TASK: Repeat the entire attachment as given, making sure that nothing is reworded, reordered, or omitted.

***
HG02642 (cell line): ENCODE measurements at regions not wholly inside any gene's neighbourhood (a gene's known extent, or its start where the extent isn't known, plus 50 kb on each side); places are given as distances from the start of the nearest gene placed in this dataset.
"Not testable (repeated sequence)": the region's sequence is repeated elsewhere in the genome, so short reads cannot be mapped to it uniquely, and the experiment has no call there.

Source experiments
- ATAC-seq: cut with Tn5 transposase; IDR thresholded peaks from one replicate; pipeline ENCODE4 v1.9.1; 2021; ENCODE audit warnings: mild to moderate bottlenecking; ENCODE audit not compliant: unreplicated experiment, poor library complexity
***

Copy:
HG02642 (cell line): ENCODE measurements at regions not wholly inside any gene's neighbourhood (a gene's known extent, or its start where the extent isn't known, plus 50 kb on each side); places are given as distances from the start of the nearest gene placed in this dataset.
"Not testable (repeated sequence)": the region's sequence is repeated elsewhere in the genome, so short reads cannot be mapped to it uniquely, and the experiment has no call there.

Source experiments
- ATAC-seq: cut with Tn5 transposase; IDR thresholded peaks from one replicate; pipeline ENCODE4 v1.9.1; 2021; ENCODE audit warnings: mild to moderate bottlenecking; ENCODE audit not compliant: unreplicated experiment, poor library complexity